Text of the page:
Purpose and Scope of this Site

During 2018, large numbers of electrically powered scooters appeared in cities across the United States. Dockless, they could be unlocked and rented using a smartphone app, ridden wherever the renter wished, and then left at a spot convenient to the end of the rider's journey. In some localities the governmental bodies overseeing and regulating the public spaces through which these vehicles were to be operated were not consulted. In most, they were caught unprepared, lacking permitting schemes or traffic regulations tailored to this new phenomenon. Under the motor vehicle codes of many states it was unclear whether they belonged on public roads, public sidewalks, bike lanes, or could be operated without a license and registration.

This site aims to collect examples of the regulatory responses that have followed in U.S. cities and states. Even before the pandemic disrupted everything, many responses were still avowedly temporary and labeled as pilot programs. A number of scooter-share companies have not survived the public health crisis.  As a result the regulatory dynamic following "opening up" may be quite different than it was in 2019.  On the other hand, in urban areas where this form of micromobility had become well established prior to the appearance of COVID-19, e-scooters (both shared and individually owned) continue to furnish an important mode of transportation, one that some cities are working to sustain by adjusting licensing terms.  And states, New York and Ohio among them, continue to pass legislation regulating their use.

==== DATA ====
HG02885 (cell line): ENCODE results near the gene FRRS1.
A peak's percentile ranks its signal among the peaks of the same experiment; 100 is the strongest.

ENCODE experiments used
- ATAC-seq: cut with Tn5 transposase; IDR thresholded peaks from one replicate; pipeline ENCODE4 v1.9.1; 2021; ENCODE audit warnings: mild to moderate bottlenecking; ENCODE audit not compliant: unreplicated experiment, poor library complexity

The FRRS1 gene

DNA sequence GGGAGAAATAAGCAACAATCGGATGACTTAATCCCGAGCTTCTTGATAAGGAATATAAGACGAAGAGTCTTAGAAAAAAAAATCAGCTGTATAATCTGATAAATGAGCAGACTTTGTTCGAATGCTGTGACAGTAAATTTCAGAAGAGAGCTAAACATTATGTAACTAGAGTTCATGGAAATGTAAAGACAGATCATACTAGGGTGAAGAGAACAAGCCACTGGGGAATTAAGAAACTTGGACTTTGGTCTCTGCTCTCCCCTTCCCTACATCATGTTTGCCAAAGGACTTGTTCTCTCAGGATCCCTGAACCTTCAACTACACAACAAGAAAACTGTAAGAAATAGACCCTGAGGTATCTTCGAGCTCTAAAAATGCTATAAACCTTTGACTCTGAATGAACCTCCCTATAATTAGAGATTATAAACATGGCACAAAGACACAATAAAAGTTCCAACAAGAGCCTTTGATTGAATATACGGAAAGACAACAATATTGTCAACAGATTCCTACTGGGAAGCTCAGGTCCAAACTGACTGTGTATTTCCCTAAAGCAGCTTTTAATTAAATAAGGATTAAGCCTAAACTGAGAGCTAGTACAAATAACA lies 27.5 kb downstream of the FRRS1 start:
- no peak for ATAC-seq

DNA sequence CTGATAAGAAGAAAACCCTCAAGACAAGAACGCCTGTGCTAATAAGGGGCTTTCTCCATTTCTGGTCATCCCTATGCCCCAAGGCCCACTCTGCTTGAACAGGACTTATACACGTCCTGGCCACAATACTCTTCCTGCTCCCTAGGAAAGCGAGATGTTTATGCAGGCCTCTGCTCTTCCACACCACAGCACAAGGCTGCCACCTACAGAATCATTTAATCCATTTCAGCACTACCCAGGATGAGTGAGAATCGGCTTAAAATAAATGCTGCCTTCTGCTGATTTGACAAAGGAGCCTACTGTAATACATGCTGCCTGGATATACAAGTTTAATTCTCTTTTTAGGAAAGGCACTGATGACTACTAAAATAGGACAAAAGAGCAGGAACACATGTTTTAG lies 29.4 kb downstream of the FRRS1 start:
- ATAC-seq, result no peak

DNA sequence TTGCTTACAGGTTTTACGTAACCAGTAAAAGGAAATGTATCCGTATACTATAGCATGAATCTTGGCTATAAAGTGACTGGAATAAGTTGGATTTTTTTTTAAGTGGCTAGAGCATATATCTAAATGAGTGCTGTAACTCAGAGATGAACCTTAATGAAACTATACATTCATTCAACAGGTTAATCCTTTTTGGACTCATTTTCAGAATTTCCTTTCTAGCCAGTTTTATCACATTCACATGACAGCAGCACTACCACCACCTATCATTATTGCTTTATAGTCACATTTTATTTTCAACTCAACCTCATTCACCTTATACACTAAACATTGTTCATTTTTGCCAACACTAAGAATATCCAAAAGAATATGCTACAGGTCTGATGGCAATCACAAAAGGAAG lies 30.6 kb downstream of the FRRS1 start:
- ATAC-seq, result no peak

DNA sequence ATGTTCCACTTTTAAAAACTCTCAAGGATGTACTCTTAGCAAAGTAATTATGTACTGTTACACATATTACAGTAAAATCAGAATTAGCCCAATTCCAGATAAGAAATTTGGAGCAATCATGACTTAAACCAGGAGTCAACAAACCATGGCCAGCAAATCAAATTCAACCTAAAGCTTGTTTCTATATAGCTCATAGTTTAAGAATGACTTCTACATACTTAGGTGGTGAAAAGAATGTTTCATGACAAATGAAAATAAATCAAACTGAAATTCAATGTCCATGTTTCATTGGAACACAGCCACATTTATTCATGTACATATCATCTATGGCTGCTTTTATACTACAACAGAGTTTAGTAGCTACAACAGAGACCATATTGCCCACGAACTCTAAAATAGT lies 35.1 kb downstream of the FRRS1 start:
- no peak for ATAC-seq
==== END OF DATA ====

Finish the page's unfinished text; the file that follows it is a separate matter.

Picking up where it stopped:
The principal purpose for gathering these examples in one spot is to assist state and local governments and their citizens to learn from one another. What has been tried? What appears to be working?

This country's division of legal authority between federal and state governments and between state governments and municipalities is distinctive. For that reason, the site will not systematically report on regulatory approaches employed elsewhere. 


The site's entries are currently organized into the following categories:


Launched in the early days of 2019, this site remains very much a work in progress. If there is a news story about a U.S. city's approach, an ordinance passed by a community, or a state legislative development warranting coverage that the site has missed, please send the details, if possible with the pertinent URL, to This email address is being protected from spambots. You need JavaScript enabled to view it.

Peter W. Martin
Cornell Law School
Site Editor & Administrator